Background: The objective of this research was to test the capability of a novel sensing device for the determination of strength of concrete and for the prediction of the compressive strength of existing concrete in bridge decks. The sensing device is based on the generation and detection of highly nonlinear solitary waves (HNSWs), which are stress waves that can form and travel in highly nonlinear systems such as chains of spherical particles. Simultaneously a conventional ultrasonic method based on pitch-catch and pulse-echo will be used.  Both methods were used to test cured concrete cylinders and slabs built at the University of Pittsburgh.

Findings: The experimental results confirmed the research hypothesis. HNSWs can be used to predict the Young modulus of concrete surfaces and under the circumstances that other concrete parameters are known, the HNSWs can also determine indirectly high content of water in the mix.

Recommendations: Based upon the experience accrued in this project, it is recommended that more studies are conducted in the laboratory and that field testing are conducted on bridge decks and other concrete structures to validate further the findings of this project.

Phase 2 - Remote Sensing for Bridge Scour Projects


Background: From 1966 to 2005, a total of 1,502 bridge failures occurred in the United States with approximately 60% of those failures due to hydraulic conditions, i.e. bridge scour. Bridge scour is the erosion of riverbed material as a result of flow conditions surrounding abutments and piers supporting bridges. The developed scour monitoring system utilizes radio transmitters, called float-out devices, to relay scour severity and location to a central radio receiver.

Findings: In this project phase, Phase 3, several modifications were made to the Phase 2 system in order to address personnel access concerns as well as to provide system autonomy through a solar power unit. Light indicator units are now only viewable when an operator has physical access to the locked metal enclosure; no light indicators are visible to passersby. The solar panel and battery back-up system were included in the system design, and can provide up to 69 days of autonomy. The re-design to include light indicators only when an operator has access to enclosure’s inside also served to reduce system power consumption and increase the number of days for autonomy. The system supports up to sixteen float-out device sensors.

Results: The system was installed in two parts, first the float-out device sensors and second the receiver unit. During this phase, the float-out devices were installed 2 days prior to the receiver unit installation, which was a result of installation contractor availability. Future installations should attempt to install the receiver unit before the float-out devices, in order to catch any possible scour events that deploy a float-out device  sensor.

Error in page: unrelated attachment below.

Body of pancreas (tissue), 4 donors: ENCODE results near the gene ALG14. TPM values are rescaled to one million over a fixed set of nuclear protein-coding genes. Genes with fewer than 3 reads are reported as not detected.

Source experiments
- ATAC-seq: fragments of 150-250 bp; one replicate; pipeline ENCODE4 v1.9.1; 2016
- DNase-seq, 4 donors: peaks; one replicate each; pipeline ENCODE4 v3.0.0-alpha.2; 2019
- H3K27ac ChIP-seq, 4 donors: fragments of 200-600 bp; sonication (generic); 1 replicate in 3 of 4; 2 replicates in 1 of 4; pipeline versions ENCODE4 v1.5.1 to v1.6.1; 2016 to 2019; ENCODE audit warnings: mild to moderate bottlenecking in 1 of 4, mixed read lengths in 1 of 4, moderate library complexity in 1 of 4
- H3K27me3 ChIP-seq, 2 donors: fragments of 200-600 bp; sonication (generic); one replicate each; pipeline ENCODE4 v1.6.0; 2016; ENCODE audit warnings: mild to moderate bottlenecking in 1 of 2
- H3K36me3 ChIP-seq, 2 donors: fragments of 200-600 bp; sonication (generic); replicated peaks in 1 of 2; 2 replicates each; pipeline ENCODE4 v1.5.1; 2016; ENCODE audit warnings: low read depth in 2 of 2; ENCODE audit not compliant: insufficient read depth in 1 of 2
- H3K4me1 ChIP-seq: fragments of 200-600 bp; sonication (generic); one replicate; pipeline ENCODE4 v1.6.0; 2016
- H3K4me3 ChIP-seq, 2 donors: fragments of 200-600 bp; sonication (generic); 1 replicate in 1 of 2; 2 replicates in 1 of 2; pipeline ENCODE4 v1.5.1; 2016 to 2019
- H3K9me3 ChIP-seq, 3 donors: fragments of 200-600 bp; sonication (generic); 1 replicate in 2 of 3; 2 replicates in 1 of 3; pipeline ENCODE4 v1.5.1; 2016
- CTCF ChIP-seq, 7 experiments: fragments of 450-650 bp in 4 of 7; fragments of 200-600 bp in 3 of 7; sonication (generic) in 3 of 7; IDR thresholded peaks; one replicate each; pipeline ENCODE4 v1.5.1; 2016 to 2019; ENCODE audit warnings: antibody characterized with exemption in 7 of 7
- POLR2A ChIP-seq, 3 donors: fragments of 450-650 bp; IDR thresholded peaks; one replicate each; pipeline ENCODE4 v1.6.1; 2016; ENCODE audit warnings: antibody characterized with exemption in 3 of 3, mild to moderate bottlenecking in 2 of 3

Recommendations: In future installations, if coverage is desired upstream, a second antenna can be used concurrently with the downstream antenna.

Remote Sensing of Bridge Scour Installation Testing Phase


Background: The objective of this research was to address personnel access and system autonomy concerns raised in the Phase 2 Bridge Scour system, which was a scour monitoring system using sensors implanted near scour critical locations that were released during a scour event and wirelessly communicate with a base station. Additionally, the Phase 3 project was intended to perform an installation on a scour critical bridge and indicate any problems that arose.

Findings: The Phase 2 Bridge Scour system’s base station receiver was modified to fit within a metal enclosure that only authorized personnel can access to check the scour status of the bridge. The base station receiver was also outfitted with a solar panel and battery back-up system to provide over two months of continuous autonomous operation.

Results: The Phase 3 Bridge Scour system was deployed and installed at a remote bridge location, and the system was tested in the field for operation at the installation site.

Recommendations: Based on this installation, we recommend that future installations of this system incorporate a wireless communication capability to automatically send scour events, captured by the base station, to operators for prompt notification and responses to scour events without the need to travel to the remote bridge for checkups.

Identifying Impediments and Solutions to Sidewalk Project Implementation in Pennsylvania